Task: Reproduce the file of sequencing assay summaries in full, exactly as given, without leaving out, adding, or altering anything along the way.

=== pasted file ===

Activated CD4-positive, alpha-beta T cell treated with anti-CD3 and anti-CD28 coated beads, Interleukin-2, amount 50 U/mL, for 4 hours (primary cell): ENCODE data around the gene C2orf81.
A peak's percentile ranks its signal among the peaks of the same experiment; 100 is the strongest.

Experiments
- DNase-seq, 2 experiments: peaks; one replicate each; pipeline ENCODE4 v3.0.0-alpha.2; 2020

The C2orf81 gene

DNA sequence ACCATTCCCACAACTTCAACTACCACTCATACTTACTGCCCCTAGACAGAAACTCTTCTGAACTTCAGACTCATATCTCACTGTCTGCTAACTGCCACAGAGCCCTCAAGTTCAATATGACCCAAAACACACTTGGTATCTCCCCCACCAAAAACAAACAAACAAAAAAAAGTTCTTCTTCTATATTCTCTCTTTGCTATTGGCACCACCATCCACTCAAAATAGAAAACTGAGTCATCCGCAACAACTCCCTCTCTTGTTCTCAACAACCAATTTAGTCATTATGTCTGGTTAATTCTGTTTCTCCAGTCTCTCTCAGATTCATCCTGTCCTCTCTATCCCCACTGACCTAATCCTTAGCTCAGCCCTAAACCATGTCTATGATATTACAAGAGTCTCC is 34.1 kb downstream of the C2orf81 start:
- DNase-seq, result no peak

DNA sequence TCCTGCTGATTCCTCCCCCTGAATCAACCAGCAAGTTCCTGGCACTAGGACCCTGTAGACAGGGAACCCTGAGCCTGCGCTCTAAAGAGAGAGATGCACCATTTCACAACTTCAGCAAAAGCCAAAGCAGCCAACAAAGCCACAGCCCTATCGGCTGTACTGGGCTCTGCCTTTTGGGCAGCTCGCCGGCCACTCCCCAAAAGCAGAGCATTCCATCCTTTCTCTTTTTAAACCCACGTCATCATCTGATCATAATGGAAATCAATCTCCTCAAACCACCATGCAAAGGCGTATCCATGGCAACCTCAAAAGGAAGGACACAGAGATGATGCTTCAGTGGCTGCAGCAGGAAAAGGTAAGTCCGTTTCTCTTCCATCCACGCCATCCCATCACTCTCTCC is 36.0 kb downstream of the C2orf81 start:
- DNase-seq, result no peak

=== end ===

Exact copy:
Activated CD4-positive, alpha-beta T cell treated with anti-CD3 and anti-CD28 coated beads, Interleukin-2, amount 50 U/mL, for 4 hours (primary cell): ENCODE data around the gene C2orf81.
A peak's percentile ranks its signal among the peaks of the same experiment; 100 is the strongest.

Experiments
- DNase-seq, 2 experiments: peaks; one replicate each; pipeline ENCODE4 v3.0.0-alpha.2; 2020

The C2orf81 gene

DNA sequence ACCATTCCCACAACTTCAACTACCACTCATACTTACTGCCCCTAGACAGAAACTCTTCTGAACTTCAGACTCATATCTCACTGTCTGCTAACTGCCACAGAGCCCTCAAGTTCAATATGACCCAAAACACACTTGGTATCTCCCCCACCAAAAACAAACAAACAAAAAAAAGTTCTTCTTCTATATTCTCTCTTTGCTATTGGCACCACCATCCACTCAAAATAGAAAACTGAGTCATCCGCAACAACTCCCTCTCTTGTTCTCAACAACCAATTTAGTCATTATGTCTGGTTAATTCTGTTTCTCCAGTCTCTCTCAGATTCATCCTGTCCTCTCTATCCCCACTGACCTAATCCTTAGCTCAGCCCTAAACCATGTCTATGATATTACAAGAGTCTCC is 34.1 kb downstream of the C2orf81 start:
- DNase-seq, result no peak

DNA sequence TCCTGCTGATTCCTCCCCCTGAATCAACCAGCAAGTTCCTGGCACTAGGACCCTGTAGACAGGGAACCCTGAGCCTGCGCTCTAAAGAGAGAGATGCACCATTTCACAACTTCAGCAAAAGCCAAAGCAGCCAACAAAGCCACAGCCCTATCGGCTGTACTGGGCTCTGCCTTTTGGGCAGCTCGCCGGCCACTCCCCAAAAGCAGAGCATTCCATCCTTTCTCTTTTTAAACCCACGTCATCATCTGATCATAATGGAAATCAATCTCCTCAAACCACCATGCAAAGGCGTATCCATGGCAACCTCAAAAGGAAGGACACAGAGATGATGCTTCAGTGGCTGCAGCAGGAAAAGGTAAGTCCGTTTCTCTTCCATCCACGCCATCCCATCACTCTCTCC is 36.0 kb downstream of the C2orf81 start:
- DNase-seq, result no peak